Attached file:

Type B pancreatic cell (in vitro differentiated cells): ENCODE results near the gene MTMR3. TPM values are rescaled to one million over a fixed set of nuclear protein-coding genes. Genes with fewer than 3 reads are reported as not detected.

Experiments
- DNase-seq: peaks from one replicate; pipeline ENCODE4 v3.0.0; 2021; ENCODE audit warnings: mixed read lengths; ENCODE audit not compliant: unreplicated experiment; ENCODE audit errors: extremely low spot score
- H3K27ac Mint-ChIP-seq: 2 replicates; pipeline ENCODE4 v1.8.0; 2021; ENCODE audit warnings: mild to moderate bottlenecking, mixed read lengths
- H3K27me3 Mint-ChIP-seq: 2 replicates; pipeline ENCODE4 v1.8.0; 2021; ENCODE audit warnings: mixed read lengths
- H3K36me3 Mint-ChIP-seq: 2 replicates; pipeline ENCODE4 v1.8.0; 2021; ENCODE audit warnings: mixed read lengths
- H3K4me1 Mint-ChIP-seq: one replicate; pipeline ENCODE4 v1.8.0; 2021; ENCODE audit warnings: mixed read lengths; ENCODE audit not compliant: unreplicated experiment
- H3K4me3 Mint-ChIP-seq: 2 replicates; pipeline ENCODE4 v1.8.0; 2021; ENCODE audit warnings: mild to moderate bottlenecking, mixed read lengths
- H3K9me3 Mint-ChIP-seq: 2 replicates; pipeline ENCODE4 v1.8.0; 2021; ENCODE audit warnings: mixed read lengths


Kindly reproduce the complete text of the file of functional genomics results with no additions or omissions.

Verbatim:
Type B pancreatic cell (in vitro differentiated cells): ENCODE results near the gene MTMR3. TPM values are rescaled to one million over a fixed set of nuclear protein-coding genes. Genes with fewer than 3 reads are reported as not detected.

Experiments
- DNase-seq: peaks from one replicate; pipeline ENCODE4 v3.0.0; 2021; ENCODE audit warnings: mixed read lengths; ENCODE audit not compliant: unreplicated experiment; ENCODE audit errors: extremely low spot score
- H3K27ac Mint-ChIP-seq: 2 replicates; pipeline ENCODE4 v1.8.0; 2021; ENCODE audit warnings: mild to moderate bottlenecking, mixed read lengths
- H3K27me3 Mint-ChIP-seq: 2 replicates; pipeline ENCODE4 v1.8.0; 2021; ENCODE audit warnings: mixed read lengths
- H3K36me3 Mint-ChIP-seq: 2 replicates; pipeline ENCODE4 v1.8.0; 2021; ENCODE audit warnings: mixed read lengths
- H3K4me1 Mint-ChIP-seq: one replicate; pipeline ENCODE4 v1.8.0; 2021; ENCODE audit warnings: mixed read lengths; ENCODE audit not compliant: unreplicated experiment
- H3K4me3 Mint-ChIP-seq: 2 replicates; pipeline ENCODE4 v1.8.0; 2021; ENCODE audit warnings: mild to moderate bottlenecking, mixed read lengths
- H3K9me3 Mint-ChIP-seq: 2 replicates; pipeline ENCODE4 v1.8.0; 2021; ENCODE audit warnings: mixed read lengths